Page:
The Catholic Bible Different than the Protestant Bible
While all 66 books in Protestant Bibles are found in the Catholic Bible, the Catholic Bible includes other additional books known as the deuterocanonicals/Apocryph. The Catholic Bible has 73 books, 46 in the Old Testament (Protestant Bibles have 39) and 27 in the New Testament (same as Protestant Bibles).
The Deuterocanonicals-Apocrypha books are: Tobit, Judith, 1 Maccabees, 2 Maccabees, Wisdom, Sirach (Ecclesiasticus), and Baruch. The Catholic Bible also has additions to the books of Esther and Daniel.
The Apocrypha/Deuterocanonical books teach many things that are not true and are not historically factual. The New Testament quotes from the Old Testament hundreds of times, but nowhere quotes or alludes to any of the Apocryphal/Deuterocanonical books.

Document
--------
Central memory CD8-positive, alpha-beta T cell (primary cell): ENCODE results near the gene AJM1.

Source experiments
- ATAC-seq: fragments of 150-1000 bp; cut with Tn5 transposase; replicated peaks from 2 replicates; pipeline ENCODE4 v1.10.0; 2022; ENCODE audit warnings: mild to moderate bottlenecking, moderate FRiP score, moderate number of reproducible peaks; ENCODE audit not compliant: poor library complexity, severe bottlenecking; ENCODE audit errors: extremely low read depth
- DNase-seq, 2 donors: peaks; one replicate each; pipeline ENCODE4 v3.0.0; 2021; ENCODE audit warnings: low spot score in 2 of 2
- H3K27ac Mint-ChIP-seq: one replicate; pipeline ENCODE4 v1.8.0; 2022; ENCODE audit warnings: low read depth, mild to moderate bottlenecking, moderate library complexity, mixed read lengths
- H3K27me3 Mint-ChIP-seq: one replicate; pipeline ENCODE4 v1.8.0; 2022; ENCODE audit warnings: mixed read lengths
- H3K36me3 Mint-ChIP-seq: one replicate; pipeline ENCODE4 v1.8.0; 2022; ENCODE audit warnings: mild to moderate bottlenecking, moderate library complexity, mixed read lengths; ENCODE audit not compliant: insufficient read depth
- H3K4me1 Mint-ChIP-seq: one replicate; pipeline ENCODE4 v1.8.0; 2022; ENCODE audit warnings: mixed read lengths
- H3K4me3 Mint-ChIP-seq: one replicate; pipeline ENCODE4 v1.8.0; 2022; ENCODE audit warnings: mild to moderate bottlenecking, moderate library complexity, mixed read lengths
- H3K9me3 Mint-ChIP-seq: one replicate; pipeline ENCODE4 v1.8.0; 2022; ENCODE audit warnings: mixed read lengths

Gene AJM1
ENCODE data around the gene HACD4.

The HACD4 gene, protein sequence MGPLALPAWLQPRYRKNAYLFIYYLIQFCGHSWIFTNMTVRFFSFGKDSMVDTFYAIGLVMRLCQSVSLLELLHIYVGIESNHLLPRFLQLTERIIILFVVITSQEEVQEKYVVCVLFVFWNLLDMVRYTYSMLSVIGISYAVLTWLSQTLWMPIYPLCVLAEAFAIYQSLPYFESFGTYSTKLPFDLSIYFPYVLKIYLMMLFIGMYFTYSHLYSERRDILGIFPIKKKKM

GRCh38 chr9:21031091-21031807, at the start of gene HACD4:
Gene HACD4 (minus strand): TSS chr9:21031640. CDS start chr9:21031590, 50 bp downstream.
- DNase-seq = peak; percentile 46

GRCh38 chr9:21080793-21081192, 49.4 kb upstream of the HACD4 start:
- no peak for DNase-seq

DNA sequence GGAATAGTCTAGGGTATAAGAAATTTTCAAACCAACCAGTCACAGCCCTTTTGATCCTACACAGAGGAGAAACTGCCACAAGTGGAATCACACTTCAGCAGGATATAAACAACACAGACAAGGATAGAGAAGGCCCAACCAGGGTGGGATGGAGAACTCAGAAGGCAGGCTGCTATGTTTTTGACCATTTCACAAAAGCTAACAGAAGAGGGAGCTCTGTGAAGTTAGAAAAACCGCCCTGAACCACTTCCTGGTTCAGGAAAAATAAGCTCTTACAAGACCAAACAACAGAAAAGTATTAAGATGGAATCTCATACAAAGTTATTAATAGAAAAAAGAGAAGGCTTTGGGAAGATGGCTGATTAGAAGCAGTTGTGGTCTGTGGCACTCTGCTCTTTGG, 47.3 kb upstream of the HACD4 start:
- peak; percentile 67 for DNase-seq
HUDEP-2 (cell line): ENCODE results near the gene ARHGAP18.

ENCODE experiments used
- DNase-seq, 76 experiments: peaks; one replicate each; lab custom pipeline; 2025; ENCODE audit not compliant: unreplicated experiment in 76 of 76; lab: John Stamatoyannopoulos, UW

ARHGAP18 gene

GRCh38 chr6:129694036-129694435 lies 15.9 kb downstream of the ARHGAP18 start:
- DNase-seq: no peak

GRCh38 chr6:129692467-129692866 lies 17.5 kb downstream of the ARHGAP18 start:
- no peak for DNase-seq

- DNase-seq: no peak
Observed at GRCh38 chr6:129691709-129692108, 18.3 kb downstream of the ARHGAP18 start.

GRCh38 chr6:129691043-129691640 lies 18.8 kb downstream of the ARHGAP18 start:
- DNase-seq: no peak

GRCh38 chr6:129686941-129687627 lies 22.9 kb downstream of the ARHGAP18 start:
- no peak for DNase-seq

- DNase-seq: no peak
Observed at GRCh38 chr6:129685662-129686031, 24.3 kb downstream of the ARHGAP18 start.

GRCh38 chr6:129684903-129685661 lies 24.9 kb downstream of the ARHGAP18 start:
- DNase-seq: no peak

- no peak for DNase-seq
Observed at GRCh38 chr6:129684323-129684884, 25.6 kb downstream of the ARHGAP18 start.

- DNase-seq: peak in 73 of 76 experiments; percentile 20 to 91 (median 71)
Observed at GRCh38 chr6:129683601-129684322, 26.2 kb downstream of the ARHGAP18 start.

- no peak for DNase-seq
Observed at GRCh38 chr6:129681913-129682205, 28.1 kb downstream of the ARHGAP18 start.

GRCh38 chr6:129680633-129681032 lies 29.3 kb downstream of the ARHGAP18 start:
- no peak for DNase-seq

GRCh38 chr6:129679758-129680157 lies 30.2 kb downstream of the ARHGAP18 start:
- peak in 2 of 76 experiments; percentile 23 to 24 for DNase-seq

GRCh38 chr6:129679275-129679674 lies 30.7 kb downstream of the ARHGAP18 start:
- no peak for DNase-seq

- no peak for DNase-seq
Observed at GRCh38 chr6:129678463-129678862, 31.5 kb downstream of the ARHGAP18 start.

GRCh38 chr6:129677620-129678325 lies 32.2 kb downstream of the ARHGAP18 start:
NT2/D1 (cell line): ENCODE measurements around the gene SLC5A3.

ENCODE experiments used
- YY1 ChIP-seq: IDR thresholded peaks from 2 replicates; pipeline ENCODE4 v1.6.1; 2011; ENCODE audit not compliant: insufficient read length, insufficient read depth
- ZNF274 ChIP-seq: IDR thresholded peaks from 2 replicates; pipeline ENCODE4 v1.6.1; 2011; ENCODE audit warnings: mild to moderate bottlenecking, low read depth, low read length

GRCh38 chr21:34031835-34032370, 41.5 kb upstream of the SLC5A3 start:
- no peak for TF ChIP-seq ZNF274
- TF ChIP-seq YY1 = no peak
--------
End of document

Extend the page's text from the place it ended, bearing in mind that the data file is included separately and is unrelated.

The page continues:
The early church leaders after careful study to the Apocrypha decided not to include them in the canon because they were not in harmony with the rest of the Scriptures. The following principles were used to determine whether a book was truly inspired by the Holy Spirit: 1) Did the book contain information that is consistent with the doctrine of the Scriptures? 2) Did the book present a high moral and spiritual values?
The early Protestant Reformers, in agreement with Judaism, under the inspiration of the Holy Spirit determined that the Apocrypha did not belong to the Bible, and therefore removed the Apocrypha from Protestant Bibles. The Apocrypha was treated as fallible historical and religious documents, not as the inspired, authoritative Word of God.
Although Jerome the translator of the Latin Vulgate believed that the Apocrypha didn’t belong to the canon, Rome insisted that they should. And the Latin Vulgate became the official sanctioned Catholic Bible, and remained for around 1200 years. It should be noted that the Apocrypha was not made a part of the Catholic Bible, until the Council of Trent, in response to the Protestant Reformation.
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